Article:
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Bloodhound Supersonic Car Award and Tomorrow’s Engineers

News Team

A young corporal is given a prestigious peer award for her outstanding work on Bloodhound’s gearbox; and the car attracts political fans at Westminster.

Corporal Lisah Brooking of the Royal Electrical and Mechanical Engineers (REME) worked for six months as part of the Bloodhound SSC build team building a car capable of 1,000mph – alongside a number of top motor sports and aerospace engineers, including Chief Mechanic Chris Dee, Lead Engineer Dan Johns; Lee Giles and Viv Cowley. She wrote about her time on the project for The Engineer


In recognition of her contribution, the team took the unprecedented step of commending her determined approach, strong work ethic and unwavering attention to detail. Her award states that Lisah is, “the epitome of ‘can-do attitude’… her widely employable trade skills make her stand out as a mechanical engineer with considerable potential”.

Lisah, 27, is attached to First Battalion the Yorkshire Regiment. She applied to the Army when she was aged 15, with the full support of her family, and joined at 17. She did not have an engineering or military background but showed an aptitude for hands-on work and was encouraged to join the Royal Electrical and Mechanical Engineers. She is now based at the Land Warfare Centre (LWC) in Warminster, an operation which is vital to the British Army’s ability to exercise and train armoured vehicles in the UK. The role Lisah has returned to is essential to ensure the safe and reliable operation of the centre’s vehicles.

She said that the experience at Bloodhound’s Bristol base was both challenging and rewarding: “Army training prepares you to enter different environments, use your initiative, fit in and get on with the job. I was privileged to be able to apply my Army training when I joined the Bloodhound project. Bloodhound has given me a great range of experiences – for example taking part in testing and analysis of the gearbox; fabrication; using the lathe and working on the chassis – and most importantly, I have gained loads of confidence, assuring me that Army training is on a par with the best in industry. I can take this knowledge, and a new professional network, with me into my continuing Army career.”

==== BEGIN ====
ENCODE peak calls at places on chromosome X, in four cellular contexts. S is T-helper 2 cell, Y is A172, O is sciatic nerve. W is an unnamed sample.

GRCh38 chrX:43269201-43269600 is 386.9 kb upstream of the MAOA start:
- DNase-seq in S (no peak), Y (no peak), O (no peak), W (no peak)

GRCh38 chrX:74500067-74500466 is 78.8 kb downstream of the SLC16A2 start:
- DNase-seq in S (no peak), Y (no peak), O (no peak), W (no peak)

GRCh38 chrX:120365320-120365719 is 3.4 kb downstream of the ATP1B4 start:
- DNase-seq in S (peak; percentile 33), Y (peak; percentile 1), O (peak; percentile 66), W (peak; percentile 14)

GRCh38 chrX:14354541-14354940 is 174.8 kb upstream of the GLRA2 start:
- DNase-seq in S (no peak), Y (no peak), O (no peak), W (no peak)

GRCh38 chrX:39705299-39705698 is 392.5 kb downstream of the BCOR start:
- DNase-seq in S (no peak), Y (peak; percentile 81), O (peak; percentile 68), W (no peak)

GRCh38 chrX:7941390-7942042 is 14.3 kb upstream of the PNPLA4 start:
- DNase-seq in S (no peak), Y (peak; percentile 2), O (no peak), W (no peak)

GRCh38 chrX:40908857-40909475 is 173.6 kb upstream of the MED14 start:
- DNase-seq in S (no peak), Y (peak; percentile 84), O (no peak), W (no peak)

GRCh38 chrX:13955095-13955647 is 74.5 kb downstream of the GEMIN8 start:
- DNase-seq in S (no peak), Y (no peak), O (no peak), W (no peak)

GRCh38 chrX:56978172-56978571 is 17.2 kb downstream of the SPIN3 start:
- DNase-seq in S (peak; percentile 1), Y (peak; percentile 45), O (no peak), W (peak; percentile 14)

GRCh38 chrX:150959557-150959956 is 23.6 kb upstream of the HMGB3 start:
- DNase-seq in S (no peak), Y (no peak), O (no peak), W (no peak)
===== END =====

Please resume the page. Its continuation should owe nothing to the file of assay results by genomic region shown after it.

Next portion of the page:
Major Oli Morgan REME CEng MIMechE is championing the REME’s support of Bloodhound. He is Team Leader for the Army’s involvement in the project, providing technical advice on Engineering Assurance as well as recruiting each six-month attachment of personnel.

He is enormously proud of Lisah’s contribution to the project and the recognition she received, saying: “Lisah was working with a crew of highly experienced motor mechanics. She totally impressed them with her hardworking attitude, perseverance, hunger to learn and attention to detail. She is a credit to herself and to the REME. The value of the support that the Royal Electrical and Mechanical Engineers can offer to Bloodhound includes the speed with which personnel can learn, identify solutions and vigorously apply them; their adaptability and dedication to getting the job done; and ability to perform under pressure.”

Back in her parent unit, Lisah is looking forward to being enrolled onto the Artificer course, having completed the rigorous leadership selection on her supervisor’s course. This is an exciting opportunity to spend 18 months studying at the School of Electrical and Mechanical Engineers (SEME) to gain recognised qualifications and emerge on the fast track management programme. If she is successful, she will gain an HND and emerge as a Staff Sergeant – a significant achievement for an Army corporal of her relative youth. More widely, her ambitions include professional registration, as she recognises the value of Incorporated Engineer status alongside her career development within the Army.

As Major Morgan says, she has been identified as being among, “the brightest and best, demonstrating that she can communicate well, think on her feet and lead a team.”